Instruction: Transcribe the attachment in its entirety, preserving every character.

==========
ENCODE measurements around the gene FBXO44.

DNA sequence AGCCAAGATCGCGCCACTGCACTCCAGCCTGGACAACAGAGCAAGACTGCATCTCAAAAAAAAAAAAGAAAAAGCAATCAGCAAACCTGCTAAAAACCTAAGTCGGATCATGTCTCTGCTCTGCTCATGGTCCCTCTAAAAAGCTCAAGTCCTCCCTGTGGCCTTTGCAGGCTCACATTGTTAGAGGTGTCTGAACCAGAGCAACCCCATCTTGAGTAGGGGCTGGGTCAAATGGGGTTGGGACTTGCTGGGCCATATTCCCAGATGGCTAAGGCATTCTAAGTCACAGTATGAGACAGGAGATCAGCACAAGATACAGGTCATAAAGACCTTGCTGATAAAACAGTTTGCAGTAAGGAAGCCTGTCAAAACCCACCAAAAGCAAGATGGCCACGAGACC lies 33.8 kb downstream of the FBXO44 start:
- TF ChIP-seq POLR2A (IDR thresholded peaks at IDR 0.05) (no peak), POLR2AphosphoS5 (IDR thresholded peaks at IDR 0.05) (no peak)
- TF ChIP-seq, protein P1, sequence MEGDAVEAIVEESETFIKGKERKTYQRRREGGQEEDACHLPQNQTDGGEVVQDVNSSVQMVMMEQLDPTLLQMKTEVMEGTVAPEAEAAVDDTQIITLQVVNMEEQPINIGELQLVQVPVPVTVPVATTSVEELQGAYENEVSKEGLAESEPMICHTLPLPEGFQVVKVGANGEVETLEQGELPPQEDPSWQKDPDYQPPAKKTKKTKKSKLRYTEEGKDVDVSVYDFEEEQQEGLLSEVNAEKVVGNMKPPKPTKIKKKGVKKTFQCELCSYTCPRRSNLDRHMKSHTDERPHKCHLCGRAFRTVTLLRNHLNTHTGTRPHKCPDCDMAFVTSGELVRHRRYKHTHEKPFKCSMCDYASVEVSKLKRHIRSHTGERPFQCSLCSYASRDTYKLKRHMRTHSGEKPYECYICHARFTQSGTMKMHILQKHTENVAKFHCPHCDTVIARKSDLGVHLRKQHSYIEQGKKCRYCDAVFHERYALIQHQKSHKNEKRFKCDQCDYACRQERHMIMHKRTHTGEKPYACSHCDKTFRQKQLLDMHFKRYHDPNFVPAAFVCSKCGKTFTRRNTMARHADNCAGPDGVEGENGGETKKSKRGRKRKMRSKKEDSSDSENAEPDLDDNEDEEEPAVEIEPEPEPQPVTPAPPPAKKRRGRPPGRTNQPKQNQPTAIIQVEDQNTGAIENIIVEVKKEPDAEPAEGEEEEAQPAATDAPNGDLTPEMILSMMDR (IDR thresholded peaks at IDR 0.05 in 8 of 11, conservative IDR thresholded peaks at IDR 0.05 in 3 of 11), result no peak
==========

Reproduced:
ENCODE measurements around the gene FBXO44.

DNA sequence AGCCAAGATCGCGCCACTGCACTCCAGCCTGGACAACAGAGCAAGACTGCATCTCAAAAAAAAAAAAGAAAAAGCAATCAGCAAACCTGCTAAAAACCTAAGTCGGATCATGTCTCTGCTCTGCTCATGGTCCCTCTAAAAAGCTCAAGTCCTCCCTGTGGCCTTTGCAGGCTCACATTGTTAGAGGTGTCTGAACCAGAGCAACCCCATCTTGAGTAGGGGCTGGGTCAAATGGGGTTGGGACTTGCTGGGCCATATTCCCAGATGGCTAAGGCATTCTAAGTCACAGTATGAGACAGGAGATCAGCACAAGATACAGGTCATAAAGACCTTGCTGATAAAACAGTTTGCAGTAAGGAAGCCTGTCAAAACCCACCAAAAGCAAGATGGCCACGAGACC lies 33.8 kb downstream of the FBXO44 start:
- TF ChIP-seq POLR2A (IDR thresholded peaks at IDR 0.05) (no peak), POLR2AphosphoS5 (IDR thresholded peaks at IDR 0.05) (no peak)
- TF ChIP-seq, protein P1, sequence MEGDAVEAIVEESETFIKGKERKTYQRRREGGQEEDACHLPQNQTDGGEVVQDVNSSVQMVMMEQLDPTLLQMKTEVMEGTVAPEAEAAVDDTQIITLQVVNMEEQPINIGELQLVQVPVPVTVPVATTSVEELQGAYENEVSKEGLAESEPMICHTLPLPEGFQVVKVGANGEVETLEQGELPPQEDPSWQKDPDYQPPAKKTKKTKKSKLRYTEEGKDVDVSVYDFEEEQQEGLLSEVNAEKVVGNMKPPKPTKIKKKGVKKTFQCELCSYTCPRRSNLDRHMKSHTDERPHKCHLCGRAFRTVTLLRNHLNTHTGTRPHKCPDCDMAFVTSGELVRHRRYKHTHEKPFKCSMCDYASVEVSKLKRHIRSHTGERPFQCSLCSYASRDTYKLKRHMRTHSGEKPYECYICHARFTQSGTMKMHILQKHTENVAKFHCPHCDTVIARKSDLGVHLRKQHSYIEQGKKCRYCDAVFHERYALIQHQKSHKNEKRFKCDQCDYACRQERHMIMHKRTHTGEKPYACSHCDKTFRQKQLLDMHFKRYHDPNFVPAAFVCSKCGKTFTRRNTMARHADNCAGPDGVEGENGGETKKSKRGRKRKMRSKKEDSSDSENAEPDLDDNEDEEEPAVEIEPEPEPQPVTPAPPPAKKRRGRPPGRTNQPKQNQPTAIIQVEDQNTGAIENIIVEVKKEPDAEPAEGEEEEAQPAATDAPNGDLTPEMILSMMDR (IDR thresholded peaks at IDR 0.05 in 8 of 11, conservative IDR thresholded peaks at IDR 0.05 in 3 of 11), result no peak